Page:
There was a time when a drag show in Gulfport on the first day of Pride Month wouldn’t have been big news, let alone landed on the front page of The Gabber Newspaper.
But that was then. This is now. In Florida’s current anti-drag, anti-trans climate, Drag at the Hickman on June 1 could be viewed as an act of defiance: a declaration of queer joy and a celebration of an art form that has been a mainstay of popular entertainment from Shakespeare to RuPaul, from Milton Berle to Mrs. Doubtfire.
Even more important is the beneficiary: the Gulfport Public Library’s renowned LGBTQ+ Resource Center, a collection of more than 10,000 books, CDs, DVDs and online materials. The Center’s the only one of its kind in a Florida public library. In this time of book-ban hysteria, support of a public institution that shares information for and about LGBTQ+ lives is more crucial than ever.
Drag at Gulfport’s Hickman Theater
Hosting a drag show at the Catherine Hickman Theater wasn’t the Resource Center’s first idea for Pride month. The Center, known for such programs as its popular ReadOut literary festival in February, planned a film series. But when that didn’t work out, a drag show seemed a timely alternative, said Susan Gore, the all-volunteer Center’s savvy and determined board president.
Like many other Gulfportians, she had grown familiar with the work of Edson Abadia, Jr. The acrobatic fire-dancer, frequently seen at the Saturday Morning Market, is also a drag artist. Gore hired him to co-host Drag at the Hickman with his partner, Michael Knapp, a yoga instructor and aerial silks dancer whose drag persona is Greta Gripp. Together, they perform as Mr. and Mrs. Gripp, and they’ll be joined on the bill June 1 by four other stellar acts.
“The message I really want to send out on behalf of the center,” says Gore, “is that drag is not child grooming. It’s performance art.”
She has full support from Gulfport’s mayor, city council, and library director for the event — and its goal of bringing “visibility and support” to the drag and trans communities.
But she’s not taking any chances with the anti-drag crowd, who out of misunderstanding or malice have targeted drag as dangerous for children.
18 and Older Only, Please
“We chose to make the event 18 and over,” says Gore. “We think we can make the point best without creating a provocation, and admitting under 18 would be poking the bear.”
As was the case with ReadOut, she added, “we will have a uniformed police officer on site.” This will assure attendees of their safety. It will also make sure “people who might be unhappy” with the event know security is in place.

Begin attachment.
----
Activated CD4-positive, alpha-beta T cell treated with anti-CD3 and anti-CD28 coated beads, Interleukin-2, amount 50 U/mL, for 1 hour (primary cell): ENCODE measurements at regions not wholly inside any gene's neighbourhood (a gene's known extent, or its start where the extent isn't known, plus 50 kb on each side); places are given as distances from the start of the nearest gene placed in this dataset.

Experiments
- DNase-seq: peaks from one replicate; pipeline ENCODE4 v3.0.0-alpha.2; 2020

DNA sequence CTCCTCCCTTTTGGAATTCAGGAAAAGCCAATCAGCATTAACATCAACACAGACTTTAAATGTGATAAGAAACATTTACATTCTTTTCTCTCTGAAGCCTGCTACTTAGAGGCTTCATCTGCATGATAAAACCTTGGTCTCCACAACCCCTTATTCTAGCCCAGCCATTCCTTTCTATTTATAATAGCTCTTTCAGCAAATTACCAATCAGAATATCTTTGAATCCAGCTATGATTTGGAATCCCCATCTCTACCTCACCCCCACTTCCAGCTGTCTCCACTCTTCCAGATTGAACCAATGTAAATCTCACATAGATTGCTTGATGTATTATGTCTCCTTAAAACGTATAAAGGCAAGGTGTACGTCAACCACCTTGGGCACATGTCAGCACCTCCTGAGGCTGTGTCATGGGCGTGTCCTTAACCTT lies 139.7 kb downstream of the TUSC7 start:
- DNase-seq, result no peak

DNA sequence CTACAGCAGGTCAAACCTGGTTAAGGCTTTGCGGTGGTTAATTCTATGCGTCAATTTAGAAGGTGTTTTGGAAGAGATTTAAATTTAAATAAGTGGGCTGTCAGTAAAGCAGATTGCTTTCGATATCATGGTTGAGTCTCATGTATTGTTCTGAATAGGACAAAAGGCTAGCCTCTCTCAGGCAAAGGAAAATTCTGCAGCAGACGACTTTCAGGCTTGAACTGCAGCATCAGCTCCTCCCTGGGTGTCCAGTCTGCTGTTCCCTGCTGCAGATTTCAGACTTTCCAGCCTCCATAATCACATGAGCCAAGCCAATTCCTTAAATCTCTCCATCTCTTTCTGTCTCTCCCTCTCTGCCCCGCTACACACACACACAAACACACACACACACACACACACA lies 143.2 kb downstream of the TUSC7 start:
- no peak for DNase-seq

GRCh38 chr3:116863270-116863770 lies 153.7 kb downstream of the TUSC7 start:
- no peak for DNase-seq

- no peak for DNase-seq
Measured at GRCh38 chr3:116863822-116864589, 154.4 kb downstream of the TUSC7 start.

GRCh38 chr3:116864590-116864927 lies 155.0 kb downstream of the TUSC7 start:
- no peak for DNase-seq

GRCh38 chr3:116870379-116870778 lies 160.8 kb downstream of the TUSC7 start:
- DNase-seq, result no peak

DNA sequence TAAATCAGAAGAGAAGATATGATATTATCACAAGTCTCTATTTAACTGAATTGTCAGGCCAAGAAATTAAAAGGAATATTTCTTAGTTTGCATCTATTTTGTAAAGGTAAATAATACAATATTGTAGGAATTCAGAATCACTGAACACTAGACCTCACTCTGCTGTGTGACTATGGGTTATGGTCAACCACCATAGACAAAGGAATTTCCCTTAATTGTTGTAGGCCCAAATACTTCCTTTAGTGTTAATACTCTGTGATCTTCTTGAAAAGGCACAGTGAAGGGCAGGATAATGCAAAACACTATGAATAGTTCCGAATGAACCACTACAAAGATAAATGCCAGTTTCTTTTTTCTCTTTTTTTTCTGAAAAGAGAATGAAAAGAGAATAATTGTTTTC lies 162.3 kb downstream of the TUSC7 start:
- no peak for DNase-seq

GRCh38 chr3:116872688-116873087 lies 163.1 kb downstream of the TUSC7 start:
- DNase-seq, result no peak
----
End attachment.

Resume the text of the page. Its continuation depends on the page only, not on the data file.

Drag at the Hickman will also pack some legal firepower: Abadia is an attorney with particular expertise in LGBTQ+ issues. While at Stetson Law, he launched a scholarship for LGBTQ+ students, performed in drag during a Lambda Legal Society Event (the first-ever such performance on the campus) and won recognition from the National LGBTQ+ Bar Association for his student leadership.
He believes “the laws and attacks on drag queens are based on confusion about what drag is.” And while some of that “confusion” is willful, a pretext for the criminalization of trans lives, he hopes the Hickman show will make a statement about “all the varieties of drag.”
What to Expect
To that end, the program includes the edgy style of Rip Lee; the pageant-queen glam of Autumn Vee and Hazel E. Genevieve; and Silver Foxx of the Bois of Florida Drag Kings.
As for Mr. and Mrs. Gripp, they can’t include fire or aerial silks in their act, but acrobatics and song are definitely on the menu.
“I sing,” says Knapp, “and he can move. We both have strengths.”
Knapp may draw on his musical theater background with numbers like “I Am What I Am,” while Mr. Gripp (Abadia) might incorporate LED props, a handstand or two and maybe a bit of Freddie Mercury.
“I love to get the audience to have fun with me,” Abadia says.
Both have found that drag is about much more than dressing up.
For Knapp, doing drag as opposed to regular theater allows him to make his own decisions, choose the mix of songs, break the fourth wall — and then walk amongst the crowd afterwards in costume (normally a no-no in traditional theater).
Abadia values the fact that “drag gives people a voice. We are given four minutes to make a statement — and having my legal background, I like taking the chance to make my statement.”
The beauty of transgender people, the many varieties of drag — they’re all part of the statement he and his co-stars will be making via Drag at the Hickman. For the community at large, it’s good to be reminded of the importance of drag to LGBTQ+ history — not just because it’s a fabulous art form, but because it has posed a challenge to gender norms and homophobia since way before Stonewall, when the queens showed their fierceness on the streets of NYC.
See the Show
Drag at the Hickman Catherine Hickman Theater, 5501 27th Ave. S., Gulfport. June 1, 7:30 p.m. (doors, 7 p.m.). Ages 18+. $25-$100. This Gulfport drag show benefits the LGBTQ Resource Center of the Gulfport Library. Get tickets on Eventbrite.
Other Gulfport Pride Events
The Gulfport Pride celebration on Saturday, June 3 also benefits the LGBTQ Resource Center. Attractions include musical acts, 130+ vendors, the ArtOut juried exhibition at the Gulfport Public Library, and a 21+ indoor drag show starring Brianna Summers at Neptune Grill. For more info, go to gulfportprideflorida.com